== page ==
Every seventh year was to be a sabbatical year. Any property that had been sold under duress was to be returned to it’s owner, and any loan was to be forgiven to any fellow Jew. This did not apply to outsiders. They would be able to afford this because God would bless them so richly. If they would follow his instructions, they would be able to lend to other nations, but would not need to borrow themselves.
“If there be among you a poor man of one of thy brethren within any of thy gates in thy land which the LORD thy God giveth thee, thou shalt not harden thine heart, nor shut thine hand from thy poor brother: But thou shalt open thine hand wide unto him, and shalt surely lend him sufficient for his need, in that which he wanteth.
Beware that there be not a thought in thy wicked heart, saying, The seventh year, the year of release, is at hand; and thine eye be evil against thy poor brother, and thou givest him nought; and he cry unto the LORD against thee, and it be sin unto thee. Thou shalt surely give him, and thine heart shall not be grieved when thou givest unto him: because that for this thing the LORD thy God shall bless thee in all thy works, and in all that thou puttest thine hand unto. For the poor shall never cease out of the land: therefore I command thee, saying, Thou shalt open thine hand wide unto thy brother, to thy poor, and to thy needy, in thy land.” (Deuteronomy 15:7-11)
They were not to turn their backs on those who had need or refuse to help them, butr were to give freely. The possibility they might not make a profit back was not to enter into their decision to help someone in need. They were to willing pitch in to help even if sure they would lose money on the deal and not to worry about the loss.
“And if thy brother, an Hebrew man, or an Hebrew woman, be sold unto thee, and serve thee six years; then in the seventh year thou shalt let him go free from thee. And when thou sendest him out free from thee, thou shalt not let him go away empty: Thou shalt furnish him liberally out of thy flock, and out of thy floor, and out of thy winepress: of that wherewith the LORD thy God hath blessed thee thou shalt give unto him. And thou shalt remember that thou wast a bondman in the land of Egypt, and the LORD thy God redeemed thee: therefore I command thee this thing to day.
And it shall be, if he say unto thee, I will not go away from thee; because he loveth thee and thine house, because he is well with thee; Then thou shalt take an awl, and thrust it through his ear unto the door, and he shall be thy servant for ever. And also unto thy maidservant thou shalt do likewise. It shall not seem hard unto thee, when thou sendest him away free from thee; for he hath been worth a double hired servant to thee, in serving thee six years: and the LORD thy God shall bless thee in all that thou doest.” (Deuteronomy 15:12-18)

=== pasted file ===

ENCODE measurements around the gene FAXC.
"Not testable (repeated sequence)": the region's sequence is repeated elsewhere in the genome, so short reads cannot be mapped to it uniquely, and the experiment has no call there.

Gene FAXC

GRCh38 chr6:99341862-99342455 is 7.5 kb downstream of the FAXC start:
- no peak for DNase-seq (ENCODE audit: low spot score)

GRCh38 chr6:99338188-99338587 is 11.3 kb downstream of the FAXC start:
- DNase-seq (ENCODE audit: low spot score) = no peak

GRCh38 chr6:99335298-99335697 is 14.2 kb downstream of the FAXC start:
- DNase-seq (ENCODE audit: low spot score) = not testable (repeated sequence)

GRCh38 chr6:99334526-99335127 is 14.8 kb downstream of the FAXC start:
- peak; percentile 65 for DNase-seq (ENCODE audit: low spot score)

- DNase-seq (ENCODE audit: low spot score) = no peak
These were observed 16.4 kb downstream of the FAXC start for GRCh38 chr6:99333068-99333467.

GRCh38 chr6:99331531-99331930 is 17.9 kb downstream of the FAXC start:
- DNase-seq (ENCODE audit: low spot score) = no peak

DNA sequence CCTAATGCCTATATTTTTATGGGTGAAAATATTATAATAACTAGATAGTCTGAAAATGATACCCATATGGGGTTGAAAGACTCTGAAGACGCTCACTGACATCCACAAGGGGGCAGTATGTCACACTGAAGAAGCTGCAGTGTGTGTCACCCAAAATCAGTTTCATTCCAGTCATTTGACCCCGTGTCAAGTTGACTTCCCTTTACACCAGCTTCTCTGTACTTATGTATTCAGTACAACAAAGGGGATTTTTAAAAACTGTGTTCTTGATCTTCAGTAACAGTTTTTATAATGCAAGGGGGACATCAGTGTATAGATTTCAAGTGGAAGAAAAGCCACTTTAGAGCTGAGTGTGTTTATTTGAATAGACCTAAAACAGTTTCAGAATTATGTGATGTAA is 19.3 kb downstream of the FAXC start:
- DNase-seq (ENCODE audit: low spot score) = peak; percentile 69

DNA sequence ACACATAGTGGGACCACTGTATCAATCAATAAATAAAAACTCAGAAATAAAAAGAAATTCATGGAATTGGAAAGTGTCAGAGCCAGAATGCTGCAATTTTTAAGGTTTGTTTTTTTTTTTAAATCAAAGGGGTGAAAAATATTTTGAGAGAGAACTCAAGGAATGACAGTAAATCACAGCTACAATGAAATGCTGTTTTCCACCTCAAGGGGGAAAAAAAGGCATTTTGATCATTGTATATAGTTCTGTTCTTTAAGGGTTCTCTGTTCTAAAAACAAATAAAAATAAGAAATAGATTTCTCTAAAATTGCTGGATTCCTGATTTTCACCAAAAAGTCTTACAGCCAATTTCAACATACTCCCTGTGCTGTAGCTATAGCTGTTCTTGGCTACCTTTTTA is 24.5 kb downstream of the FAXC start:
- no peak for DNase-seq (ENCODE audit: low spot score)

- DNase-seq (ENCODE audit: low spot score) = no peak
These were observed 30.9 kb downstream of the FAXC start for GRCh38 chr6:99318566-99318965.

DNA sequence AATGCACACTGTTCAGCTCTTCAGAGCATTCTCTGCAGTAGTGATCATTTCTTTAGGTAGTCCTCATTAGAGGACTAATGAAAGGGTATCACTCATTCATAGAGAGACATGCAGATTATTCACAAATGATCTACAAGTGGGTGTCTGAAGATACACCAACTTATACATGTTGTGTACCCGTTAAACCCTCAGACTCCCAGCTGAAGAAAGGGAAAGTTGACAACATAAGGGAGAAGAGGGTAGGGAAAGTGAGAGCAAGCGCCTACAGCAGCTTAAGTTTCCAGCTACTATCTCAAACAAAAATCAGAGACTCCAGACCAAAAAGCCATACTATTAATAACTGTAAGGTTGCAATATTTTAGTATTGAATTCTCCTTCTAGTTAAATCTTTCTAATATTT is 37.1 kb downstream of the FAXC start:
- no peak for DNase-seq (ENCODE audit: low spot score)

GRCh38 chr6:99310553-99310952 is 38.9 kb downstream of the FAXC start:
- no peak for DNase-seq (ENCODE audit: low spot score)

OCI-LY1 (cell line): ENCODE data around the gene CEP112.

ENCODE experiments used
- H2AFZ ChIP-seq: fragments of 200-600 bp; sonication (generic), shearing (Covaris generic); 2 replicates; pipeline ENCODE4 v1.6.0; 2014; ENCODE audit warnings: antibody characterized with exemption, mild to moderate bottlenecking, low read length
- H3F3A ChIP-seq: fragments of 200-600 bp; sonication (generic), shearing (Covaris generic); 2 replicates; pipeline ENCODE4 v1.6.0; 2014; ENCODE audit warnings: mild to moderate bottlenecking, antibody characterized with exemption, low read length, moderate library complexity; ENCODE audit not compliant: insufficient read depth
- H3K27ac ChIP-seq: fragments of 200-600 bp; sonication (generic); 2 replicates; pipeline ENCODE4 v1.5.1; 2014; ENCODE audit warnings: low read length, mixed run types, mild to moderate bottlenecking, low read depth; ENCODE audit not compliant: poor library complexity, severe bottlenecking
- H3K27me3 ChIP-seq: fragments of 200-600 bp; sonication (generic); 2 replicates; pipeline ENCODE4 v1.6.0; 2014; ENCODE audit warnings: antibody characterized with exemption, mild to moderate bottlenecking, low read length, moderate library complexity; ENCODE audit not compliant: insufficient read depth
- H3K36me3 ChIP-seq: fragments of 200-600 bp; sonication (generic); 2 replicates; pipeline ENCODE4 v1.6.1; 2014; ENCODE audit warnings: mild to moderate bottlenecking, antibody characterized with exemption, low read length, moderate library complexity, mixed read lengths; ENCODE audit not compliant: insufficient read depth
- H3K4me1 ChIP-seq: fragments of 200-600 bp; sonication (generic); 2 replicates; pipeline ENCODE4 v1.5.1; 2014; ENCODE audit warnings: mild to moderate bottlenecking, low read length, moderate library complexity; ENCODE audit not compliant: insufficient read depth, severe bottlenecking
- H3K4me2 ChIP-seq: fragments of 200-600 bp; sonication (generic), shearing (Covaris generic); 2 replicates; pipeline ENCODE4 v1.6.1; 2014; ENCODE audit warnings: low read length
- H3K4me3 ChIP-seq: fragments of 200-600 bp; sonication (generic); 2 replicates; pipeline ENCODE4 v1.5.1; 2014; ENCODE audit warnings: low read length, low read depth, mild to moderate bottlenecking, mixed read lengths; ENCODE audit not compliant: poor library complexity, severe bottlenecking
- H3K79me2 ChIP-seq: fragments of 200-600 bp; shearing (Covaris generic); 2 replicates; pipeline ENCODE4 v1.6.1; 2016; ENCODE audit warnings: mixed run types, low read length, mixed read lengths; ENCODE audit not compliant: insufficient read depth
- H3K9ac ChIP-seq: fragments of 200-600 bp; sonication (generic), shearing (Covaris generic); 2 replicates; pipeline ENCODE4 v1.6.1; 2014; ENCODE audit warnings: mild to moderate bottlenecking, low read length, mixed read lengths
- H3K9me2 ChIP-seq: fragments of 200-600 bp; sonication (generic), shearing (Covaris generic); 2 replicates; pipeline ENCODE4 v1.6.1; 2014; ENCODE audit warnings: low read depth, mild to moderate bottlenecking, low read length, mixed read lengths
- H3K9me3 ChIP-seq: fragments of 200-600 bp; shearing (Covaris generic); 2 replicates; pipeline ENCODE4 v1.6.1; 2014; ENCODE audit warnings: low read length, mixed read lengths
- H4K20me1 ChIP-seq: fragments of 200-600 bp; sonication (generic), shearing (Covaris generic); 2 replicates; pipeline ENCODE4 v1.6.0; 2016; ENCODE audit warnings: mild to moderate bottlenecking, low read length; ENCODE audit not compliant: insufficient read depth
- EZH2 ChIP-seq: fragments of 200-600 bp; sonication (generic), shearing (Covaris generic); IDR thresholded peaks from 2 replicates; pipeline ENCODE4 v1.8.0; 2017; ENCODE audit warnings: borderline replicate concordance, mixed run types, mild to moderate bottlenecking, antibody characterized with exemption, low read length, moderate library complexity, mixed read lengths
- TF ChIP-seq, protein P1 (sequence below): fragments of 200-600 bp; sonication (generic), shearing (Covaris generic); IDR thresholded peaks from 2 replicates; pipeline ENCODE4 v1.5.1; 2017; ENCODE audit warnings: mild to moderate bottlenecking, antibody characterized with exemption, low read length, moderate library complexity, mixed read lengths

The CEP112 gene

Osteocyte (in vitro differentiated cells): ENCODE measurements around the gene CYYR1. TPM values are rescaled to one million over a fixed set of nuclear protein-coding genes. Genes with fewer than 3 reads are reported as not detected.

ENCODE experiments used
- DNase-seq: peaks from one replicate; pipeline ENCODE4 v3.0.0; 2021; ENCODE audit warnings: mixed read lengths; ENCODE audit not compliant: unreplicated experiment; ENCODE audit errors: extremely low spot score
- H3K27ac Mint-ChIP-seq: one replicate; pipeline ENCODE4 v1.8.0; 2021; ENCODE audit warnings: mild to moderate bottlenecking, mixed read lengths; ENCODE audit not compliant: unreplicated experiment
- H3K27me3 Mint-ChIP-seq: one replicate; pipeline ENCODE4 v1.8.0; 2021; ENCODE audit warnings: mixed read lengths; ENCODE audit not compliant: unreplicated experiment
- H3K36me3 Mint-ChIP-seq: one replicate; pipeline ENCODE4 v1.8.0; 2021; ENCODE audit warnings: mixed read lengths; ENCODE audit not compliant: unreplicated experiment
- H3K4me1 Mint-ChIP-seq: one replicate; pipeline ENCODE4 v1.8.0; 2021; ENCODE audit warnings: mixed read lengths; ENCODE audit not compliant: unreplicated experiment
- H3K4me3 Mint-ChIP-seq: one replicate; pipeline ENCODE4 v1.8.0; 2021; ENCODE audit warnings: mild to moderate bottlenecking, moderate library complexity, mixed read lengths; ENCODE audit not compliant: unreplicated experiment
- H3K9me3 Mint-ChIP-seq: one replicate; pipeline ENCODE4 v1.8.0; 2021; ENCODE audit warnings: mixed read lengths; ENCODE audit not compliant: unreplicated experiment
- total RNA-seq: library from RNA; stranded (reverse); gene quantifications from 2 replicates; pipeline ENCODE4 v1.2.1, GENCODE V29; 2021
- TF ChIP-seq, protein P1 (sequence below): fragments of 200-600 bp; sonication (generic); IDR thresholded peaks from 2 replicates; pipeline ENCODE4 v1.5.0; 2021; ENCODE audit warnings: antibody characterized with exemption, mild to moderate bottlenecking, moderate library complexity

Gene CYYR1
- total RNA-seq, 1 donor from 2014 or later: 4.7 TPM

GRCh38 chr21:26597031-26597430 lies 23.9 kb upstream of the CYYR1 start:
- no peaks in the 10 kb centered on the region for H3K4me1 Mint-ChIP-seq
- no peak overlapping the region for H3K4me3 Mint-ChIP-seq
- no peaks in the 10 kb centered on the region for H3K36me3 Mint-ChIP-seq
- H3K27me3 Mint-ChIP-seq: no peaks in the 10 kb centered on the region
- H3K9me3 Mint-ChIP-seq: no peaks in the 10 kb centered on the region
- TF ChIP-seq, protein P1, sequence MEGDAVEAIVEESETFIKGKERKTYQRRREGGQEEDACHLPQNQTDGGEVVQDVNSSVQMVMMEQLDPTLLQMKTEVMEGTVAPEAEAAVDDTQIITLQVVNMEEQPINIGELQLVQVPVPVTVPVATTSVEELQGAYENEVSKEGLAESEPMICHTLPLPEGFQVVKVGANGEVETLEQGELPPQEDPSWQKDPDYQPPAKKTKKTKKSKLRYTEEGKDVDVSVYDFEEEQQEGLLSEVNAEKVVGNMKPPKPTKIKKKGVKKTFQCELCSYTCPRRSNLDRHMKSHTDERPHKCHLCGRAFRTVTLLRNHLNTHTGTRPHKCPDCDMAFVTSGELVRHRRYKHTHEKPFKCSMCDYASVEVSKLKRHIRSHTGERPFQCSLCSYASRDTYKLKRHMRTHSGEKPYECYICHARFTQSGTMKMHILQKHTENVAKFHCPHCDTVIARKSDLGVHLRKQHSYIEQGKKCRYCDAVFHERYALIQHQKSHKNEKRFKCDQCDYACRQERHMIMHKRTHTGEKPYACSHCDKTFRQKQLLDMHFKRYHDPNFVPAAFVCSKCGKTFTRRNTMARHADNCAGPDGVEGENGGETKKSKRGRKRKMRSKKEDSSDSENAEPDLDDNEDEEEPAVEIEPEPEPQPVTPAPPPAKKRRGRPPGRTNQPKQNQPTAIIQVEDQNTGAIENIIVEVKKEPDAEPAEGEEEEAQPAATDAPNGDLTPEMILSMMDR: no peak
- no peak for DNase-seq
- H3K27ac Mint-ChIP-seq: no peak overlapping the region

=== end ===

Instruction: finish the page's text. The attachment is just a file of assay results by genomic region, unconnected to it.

Because of debts, a person could be sold as a bond servant to pay off their debt, but the maximum servitude allowed was six years. On the seventh year, he was allowed to go free, and was to be provided with food and clothing to enable him to get a fresh start. Only if the person made a voluntary commitment to stay could he remain in service, and he was to have his ear pierced as an indication that he chose to be a servant. They were not to be upset at losing a servant, but to appreciate the work he had done for them, and remember that they could have still been in Egypt with no hope of freedom.
“All the firstling males that come of thy herd and of thy flock thou shalt sanctify unto the LORD thy God: thou shalt do no work with the firstling of thy bullock, nor shear the firstling of thy sheep. Thou shalt eat it before the LORD thy God year by year in the place which the LORD shall choose, thou and thy household.
And if there be any blemish therein, as if it be lame, or blind, or have any ill blemish, thou shalt not sacrifice it unto the LORD thy God. Thou shalt eat it within thy gates: the unclean and the clean person shall eat it alike, as the roebuck, and as the hart. Only thou shalt not eat the blood thereof; thou shalt pour it upon the ground as water.” (Deuteronomy 15:19-23)
All the first born males of any clean animals were to be dedicated to the Lord. There was to be no effort to extract a profit from them by using them early or shearing them. If the animal was of sacrificial quality, it was to be taken to the tabernacle where it was to be eaten, but if not it was to be eaten at home.